Last week, one friend had a cancer scare (clear), another’s husband collapsed with what turned out to be pneumonia, a third’s husband was having a back operation, Wal’s beloved dog died and Lydia had migraine. Misery loves company indeed.
Television was terrible, I couldn’t concentrate on a new book that might be disappointing (I’ve had a couple of those recently) so I re read Hilary Mantel’s two Cromwells, which have for me a unique appeal. There are passages of that lovely writing that sound just like my parents talking. It’s not that they were hardworking Tudor fixers but that the cadence, the music if you like of the language, is wholly familiar and thus very comforting.
My artist friend now renamed Salad because that is how she rendered her name when sending her first email had a birthday and typically, when you go to give her something, she effortlessly returns the compliment. So, upon hearing my son was coming to supper, she gave me organic Jerusalem artichokes which I learned to cook differently, hooray for Nigel Slater. We cleared out the fridge – venison sausages and black pudding panfried with the aforementioned artichokes, an enormous green salad, a reduced bag of banana shallots simmered whole in a mean mixture of oil and butter. It was cold, we were tired, it was heavenly.
In my ongoing celebration of London as a geography lesson with real people, I met an attractive Albanian manicurist, a tall but tiny wand of a self-described Malay Chinese/English girl, a splendid lady from Singapore who explained the validity of that description (Malay is a nationality, not an identity, thank you ma’am): John from Ghana who got out of the cab to stand in front of me saying “In my culture, you only shake hands with a woman if you are on the same level”. I met a translator (of Chinese among other languages) who has spent years in Spain, now relocating here because her daughter is at university. And an apparently talented barrister, and noted the discrepancy between his eyes and his mouth.
When I was about 12, I found two 1930s film annuals in David Smith’s garage and asked his mother if I could have them. “Yes, love” she said absently. “Are they clean ?” I was half out of the door and home to a duster and it was years before I realised what she might have meant. They were full of names I had never heard of and one image that has never gone away – Joan Crawford without jewellery in a full length gold lame trench coat. My mother looked over my shoulder at another face on the page and recognised Miriam Hopkins, whom she described as “the woman who acted with her mouth.” I asked her to explain and she said “People say eyes are the window of the soul – but eyes can lie, or just not tell you very much, or tell you something that the person is at pains to hide. Or the eyes have a concealed message and the mouth sends what message is appropriate.” I began to look at faces very carefully.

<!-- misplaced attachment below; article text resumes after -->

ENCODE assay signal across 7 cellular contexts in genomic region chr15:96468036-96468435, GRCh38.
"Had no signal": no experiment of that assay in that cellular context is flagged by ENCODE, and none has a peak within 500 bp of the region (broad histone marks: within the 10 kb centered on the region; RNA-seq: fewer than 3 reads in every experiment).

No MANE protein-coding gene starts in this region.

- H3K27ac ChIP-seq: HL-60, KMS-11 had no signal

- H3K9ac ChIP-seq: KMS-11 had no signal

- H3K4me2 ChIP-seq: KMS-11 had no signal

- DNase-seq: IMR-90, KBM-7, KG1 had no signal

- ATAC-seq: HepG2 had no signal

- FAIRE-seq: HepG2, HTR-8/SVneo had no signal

The BB (beautiful barrister) had a smile that reached his cheekbones and above them, eyes of cold dark pain and fury. The discrepancy between the two was quite shocking. I’ve seen it before. It’s a disconnect. I mistrust disconnect, it means unresolved difficulties, no peace. And people with no peace of mind lash out.
Nowadays, outside a psychiatrist’s office, we talk of integration as something socially desirable but the first integration is to put the bits of personality together. We may need help for that and recognition before we seek help. Some of us are unwilling to even contemplate the process, too difficult and too uncomfortable. But if you don’t face yourself, you carry your emotional difficulties around and play them over and over, learning nothing about yourself except painfully that you have a pattern and you don’t seem to be able to change it. And you visit them on everybody else.
To be sure, therapy doesn’t work for everybody, especially not the six weeks-to-a-breakthrough kind, but I can never forget the relief of realising that the load was lighter.